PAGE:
I am installing a garbage disposer in process of totally remodeling my
kitchen. I never had garbage disposer before. The disposer I got is
In-Sink-Erator 555sss. I always thought the garbage disposer works much
like sewage ejector pump that I installed in my basement several years
ago - float switch turns on where the disposer is full and turns off
after grinding waste and flushing water. It turned out that my disposer
and as far as I realize most of them are turned on manually and run
until manually turned off. Do I understand this correct? I installed a
GFCI receptacle on dedicated 20 A circuit but I assumed no switch. I
find it very annoying to turn the switch on and off each time I need to
use the disposer. Where do I put the switch for the disposer? Can it
overheat and break if left running for prolonged time?
You sound like my wife. She has a hell of a time understanding that the
garbage disposal is not like a garbage can. You don't wait until it is
full, then turn it on.
First off, the stuff smells rank quickly, and second, that is a lot of stuff
to send through the line at once, and there is a chance of clogging.
Still, at any time, I can turn on the water and hit the switch and there
will be garbage in there.
Either learn to use the damn thing, or get a pig to dispose of the slop.
Possible, even probable. Lots of people that
don't know how to drive also manage to screw up a
try at an oil change or a tire change. Hopefully
it would keep them off the road for a while but
usually some well meaning person comes along and
gets them going again.
I'm not so sure shes trolling - this question comes 3 days after her
question about locating an undermount sink, just about the right time frame
to be messing with the disposal.
Woe unto him who reaches into the disposer to retrieve a dropped spoon, only
to set off the float switch. Ouch.
The switch is usually mounted in the backsplash by the sink.But I just
stayed in a condo (new one ) the switch was in the cabinet under the sink.I
have no idea why this was done, it took awhile to find and was just a bad
idea.If you leave it on it will overheat and I guess that can cause an early
death.The dedicated circuit is great. Usually the outlet is under the sink
cabinet and one half of it is swathed . they other remains hot. My advice
call an electrician,
I did have a problem with a dishwasher that had to do with the disposer.
I hooked up the dishwasher drain to drain into the disposer.
Every now and then when you opened the dishwasher after it did a load of
dishes, there would be some dirty water that stayed in the DW.
You would then have to re-wash everything.
The problem was........my wife wasn't always running the disposer when she
put stuff in it.
The disposer would partially plug up and when the DW pumped the dirty water
out, some of it would sit in the disposer and when the pump stopped, the
water would run back into the DW.
I changed the discharge to below the disposer and haven't had a problem
She should definitely run the disposal first, but depending on the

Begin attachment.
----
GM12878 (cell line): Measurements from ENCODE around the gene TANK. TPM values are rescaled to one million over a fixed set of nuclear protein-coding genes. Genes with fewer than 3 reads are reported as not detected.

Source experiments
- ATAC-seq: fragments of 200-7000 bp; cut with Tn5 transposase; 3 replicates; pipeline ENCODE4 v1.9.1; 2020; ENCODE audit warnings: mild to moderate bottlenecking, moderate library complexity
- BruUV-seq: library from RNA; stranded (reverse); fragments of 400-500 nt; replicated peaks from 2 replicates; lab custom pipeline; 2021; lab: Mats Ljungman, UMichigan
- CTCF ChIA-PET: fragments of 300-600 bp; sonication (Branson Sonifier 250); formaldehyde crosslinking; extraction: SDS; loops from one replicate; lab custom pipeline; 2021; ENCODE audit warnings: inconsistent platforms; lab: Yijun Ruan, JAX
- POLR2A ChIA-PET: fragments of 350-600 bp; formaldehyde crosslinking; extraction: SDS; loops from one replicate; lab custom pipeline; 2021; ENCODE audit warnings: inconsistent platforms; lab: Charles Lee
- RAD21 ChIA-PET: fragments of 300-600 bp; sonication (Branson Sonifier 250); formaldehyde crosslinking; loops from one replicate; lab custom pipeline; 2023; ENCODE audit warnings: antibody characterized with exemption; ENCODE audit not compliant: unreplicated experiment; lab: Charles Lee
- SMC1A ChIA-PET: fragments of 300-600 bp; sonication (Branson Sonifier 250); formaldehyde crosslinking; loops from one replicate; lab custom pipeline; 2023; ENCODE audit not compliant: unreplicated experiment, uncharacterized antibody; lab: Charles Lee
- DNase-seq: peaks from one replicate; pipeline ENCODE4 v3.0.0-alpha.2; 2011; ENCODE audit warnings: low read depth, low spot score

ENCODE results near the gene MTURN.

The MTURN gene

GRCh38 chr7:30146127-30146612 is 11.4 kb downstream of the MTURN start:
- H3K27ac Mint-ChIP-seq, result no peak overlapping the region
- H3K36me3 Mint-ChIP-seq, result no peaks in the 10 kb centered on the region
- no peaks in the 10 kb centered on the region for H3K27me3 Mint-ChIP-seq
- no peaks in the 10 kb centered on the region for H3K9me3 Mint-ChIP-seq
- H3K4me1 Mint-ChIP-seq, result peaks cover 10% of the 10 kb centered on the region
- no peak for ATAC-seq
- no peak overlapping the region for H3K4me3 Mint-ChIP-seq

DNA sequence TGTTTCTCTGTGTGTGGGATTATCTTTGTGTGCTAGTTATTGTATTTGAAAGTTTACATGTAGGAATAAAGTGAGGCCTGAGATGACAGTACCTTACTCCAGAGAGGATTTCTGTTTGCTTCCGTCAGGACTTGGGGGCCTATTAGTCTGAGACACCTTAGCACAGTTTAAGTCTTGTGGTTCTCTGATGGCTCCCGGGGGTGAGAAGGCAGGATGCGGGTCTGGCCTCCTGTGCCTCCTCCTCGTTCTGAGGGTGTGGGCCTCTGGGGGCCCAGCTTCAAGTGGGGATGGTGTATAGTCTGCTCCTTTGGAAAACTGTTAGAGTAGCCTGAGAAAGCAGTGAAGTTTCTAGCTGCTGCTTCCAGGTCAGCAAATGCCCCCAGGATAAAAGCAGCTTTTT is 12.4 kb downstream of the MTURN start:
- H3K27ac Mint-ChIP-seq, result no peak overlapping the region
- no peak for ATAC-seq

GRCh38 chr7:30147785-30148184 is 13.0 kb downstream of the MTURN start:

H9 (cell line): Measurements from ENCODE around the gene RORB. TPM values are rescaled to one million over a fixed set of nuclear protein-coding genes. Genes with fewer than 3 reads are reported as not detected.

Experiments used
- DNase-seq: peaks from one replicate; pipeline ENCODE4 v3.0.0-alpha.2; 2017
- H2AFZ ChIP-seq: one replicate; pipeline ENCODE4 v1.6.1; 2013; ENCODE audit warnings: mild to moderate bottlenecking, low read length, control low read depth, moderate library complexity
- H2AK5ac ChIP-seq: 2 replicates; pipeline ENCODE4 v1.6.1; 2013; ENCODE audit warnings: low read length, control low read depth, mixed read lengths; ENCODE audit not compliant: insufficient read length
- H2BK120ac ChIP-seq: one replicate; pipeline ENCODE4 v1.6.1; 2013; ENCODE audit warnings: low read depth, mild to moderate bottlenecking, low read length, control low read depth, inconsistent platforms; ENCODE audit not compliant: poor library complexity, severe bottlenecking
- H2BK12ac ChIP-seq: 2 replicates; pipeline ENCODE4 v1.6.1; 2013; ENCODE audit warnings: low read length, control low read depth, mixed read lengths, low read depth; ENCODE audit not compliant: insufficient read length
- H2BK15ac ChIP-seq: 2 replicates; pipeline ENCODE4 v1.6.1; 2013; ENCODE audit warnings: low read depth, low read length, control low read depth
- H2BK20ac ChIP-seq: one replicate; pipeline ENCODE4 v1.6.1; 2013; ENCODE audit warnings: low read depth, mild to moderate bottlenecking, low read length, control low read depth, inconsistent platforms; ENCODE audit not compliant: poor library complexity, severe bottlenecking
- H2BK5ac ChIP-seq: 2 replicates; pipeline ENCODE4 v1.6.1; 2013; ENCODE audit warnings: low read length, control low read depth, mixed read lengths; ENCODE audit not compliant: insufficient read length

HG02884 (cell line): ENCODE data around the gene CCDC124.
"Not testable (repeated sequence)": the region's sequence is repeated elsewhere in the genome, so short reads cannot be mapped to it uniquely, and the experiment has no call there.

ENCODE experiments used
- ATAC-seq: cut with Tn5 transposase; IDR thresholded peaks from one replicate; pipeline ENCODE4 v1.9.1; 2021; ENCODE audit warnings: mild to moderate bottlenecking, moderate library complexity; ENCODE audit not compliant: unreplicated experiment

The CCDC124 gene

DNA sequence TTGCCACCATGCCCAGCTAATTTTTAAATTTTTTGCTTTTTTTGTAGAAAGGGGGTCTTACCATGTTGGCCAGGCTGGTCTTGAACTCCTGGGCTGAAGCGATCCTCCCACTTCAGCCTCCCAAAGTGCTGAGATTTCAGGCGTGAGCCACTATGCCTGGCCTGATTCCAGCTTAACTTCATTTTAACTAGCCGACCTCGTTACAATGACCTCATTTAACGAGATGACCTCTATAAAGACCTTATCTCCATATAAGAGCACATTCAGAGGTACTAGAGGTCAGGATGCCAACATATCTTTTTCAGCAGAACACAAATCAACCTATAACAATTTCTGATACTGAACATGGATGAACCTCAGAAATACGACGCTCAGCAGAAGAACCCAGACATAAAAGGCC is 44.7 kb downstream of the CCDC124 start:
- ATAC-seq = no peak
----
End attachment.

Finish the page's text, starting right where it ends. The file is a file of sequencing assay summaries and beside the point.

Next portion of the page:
model of your dishwasher, she may not need to rinse the dishes at all.
Consumer Reports tests dishwashers regularly, using a mess of oatmeal
and spinach that's been allowed to harden on dishes overnight. They
reported last year that most current-model dishwashers had no problem
cleaning those dishes completely, with no soaking or rinsing.
As I recall, the biggest difference they found in the cleanliness of
dishes had nothing to do with rinsing; instead it was related to the
kind of cleaner used. The best dishwasher powders, liquids, and tabs
were the ones that contained enzymes. Cascade Complete and Electrasol
tabs are two of the products I remember performing well.
This was all a big revelation to me, since I'd been raised to believe
that you had to wash the dishes before washing the dishes, but I tried
it, and lo-and-behold, my dishes came out clean without rinsing.
Loading dishes without rinsing completely freaks my mother-in-law out
when she visits. Bonus! ;)
The problem with not rinsing is not the stuff that gets stuck on, but
the fish bones or broken glass that make it past the screen and grinder.
These get stuck in the discharge pump and will trap anything else headed
for the disposal.
I have a fairly new Frigidaire that I have had to take apart more than
once because fish bones or a piece of broken glass got past the screen.
Bob Morrison, PE, SE
R L Morrison Engineering Co
I'd think that broken glass would come from glasses broken in the
dishwasher, not from anything on your plate? And bones get scraped into
the trash, of course... Sorry if I implied that you could put anything
into the dishwasher; only food that can be ground by the dishwasher is
safe, but that includes almost everything. No corncobs, no bones, no
You are correct on the source of the broken glass. My point about fish
bones is that they seem so small (not like a bone from a steak) and the
temptation is to not rinse them off. Big mistake! I think it prudent
to give the dishes a light rinse or a quick scrape before they go in the
Bob Morrison, PE, SE
R L Morrison Engineering Co
In spite of what the manufacturer says, excessive gravy, tomato sauce, or
beet juice swirling around in the machine cant be as good as getting rid of
it before hand. A quick "pssst" under the faucet gets rid of the bulk.
So... an independent consumer advocacy organization tests dishwashers,
and determines that dishes come out equally clean whether you pre-rinse
or not, and you would rather continue to waste the water (and your own
time) by pre-rinsing? You sound like my mother-in-law, heheh :)
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